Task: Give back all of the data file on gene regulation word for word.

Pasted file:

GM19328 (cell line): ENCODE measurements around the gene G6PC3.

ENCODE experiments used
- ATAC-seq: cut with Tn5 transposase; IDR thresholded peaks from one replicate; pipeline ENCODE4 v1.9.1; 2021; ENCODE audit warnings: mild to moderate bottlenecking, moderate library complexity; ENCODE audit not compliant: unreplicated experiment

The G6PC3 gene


GM19328 (cell line): ENCODE measurements around the gene G6PC3.

ENCODE experiments used
- ATAC-seq: cut with Tn5 transposase; IDR thresholded peaks from one replicate; pipeline ENCODE4 v1.9.1; 2021; ENCODE audit warnings: mild to moderate bottlenecking, moderate library complexity; ENCODE audit not compliant: unreplicated experiment

The G6PC3 gene